Turkey says the United States has promised it for a second time to stop arming Syria-based Kurdish militants whom Ankara considers a threat to its security, as the American support for them risks pitting the two NATO members against one another.
The Turkish Presidency said in a statement on Saturday that Ibrahim Kalin, a spokesman for President Tayyip Erdogan, and US National Security Adviser H. R. McMaster had held a phone call a day earlier in which McMaster confirmed the US would no longer provide weapons to the so-called Kurdish People’s Protection Unit (YPG).
Turkey views the YPG as allies of the Kurdistan Workers’ Party (PKK) group, which has been fighting a separatist war against Ankara for decades.
Turkey first deployed forces in northern Syria in 2016 to repel the YPG under the banner of Operation Euphrates Shield, pressuring Washington to stop its provision of arms, training, and air support to the militants, who were fighting Daesh at the time.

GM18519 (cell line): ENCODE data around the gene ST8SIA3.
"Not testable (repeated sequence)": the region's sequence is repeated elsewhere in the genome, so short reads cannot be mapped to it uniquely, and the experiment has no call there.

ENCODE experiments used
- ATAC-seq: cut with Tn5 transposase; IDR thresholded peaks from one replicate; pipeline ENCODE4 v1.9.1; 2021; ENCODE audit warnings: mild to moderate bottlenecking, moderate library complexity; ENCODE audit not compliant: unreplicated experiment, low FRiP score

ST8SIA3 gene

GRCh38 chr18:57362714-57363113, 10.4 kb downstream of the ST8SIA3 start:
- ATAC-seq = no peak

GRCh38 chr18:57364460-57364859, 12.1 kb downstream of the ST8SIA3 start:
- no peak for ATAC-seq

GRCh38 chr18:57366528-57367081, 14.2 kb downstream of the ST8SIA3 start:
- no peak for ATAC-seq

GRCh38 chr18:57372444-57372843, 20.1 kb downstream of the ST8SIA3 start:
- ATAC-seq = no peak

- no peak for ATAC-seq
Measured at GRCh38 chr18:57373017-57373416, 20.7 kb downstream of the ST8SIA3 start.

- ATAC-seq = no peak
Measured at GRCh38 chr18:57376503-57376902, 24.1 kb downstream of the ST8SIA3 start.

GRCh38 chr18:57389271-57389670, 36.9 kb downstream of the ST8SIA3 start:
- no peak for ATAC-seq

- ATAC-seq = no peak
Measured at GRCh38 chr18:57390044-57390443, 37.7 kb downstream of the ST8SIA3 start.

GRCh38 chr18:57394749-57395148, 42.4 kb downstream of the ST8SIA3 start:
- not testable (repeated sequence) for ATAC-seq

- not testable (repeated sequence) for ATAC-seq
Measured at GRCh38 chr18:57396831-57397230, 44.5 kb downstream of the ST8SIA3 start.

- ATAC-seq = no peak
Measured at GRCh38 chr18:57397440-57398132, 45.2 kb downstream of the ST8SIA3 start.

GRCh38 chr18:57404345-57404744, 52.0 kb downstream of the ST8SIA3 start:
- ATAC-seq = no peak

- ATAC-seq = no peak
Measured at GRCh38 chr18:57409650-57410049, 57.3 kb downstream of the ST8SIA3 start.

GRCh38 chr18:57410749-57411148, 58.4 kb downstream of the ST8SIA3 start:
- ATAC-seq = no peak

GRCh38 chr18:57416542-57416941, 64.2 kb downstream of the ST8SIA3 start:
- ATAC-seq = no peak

US President Donald Trump and Erdogan spoke on the phone on November 24 last year, when, according to Turkish Foreign Minister Mevlut Cavusoglu, Trump said the US would no longer supply arms to the YPG-led Syrian Democratic Forces (SDF).
Three days after the call, Erdogan said Washington had failed to live up to many of its promises to Ankara concerning Syria, apparently referring to persisting US support for the militants, and said the city of Afrin in the northern Syrian province of Aleppo had to be cleansed of the YPG.
Last week, Ankara deployed military forces to Afrin and began confronting the YPG anew. Erdogan on Friday threatened that the Turkish forces would later be dispatched to the nearby city of Manbij, where American forces are present.
Turkey has warned Washington that there could be a confrontation between Turkish and American troops in northern Syria if Washington did not halt the arms transfer to the Kurds.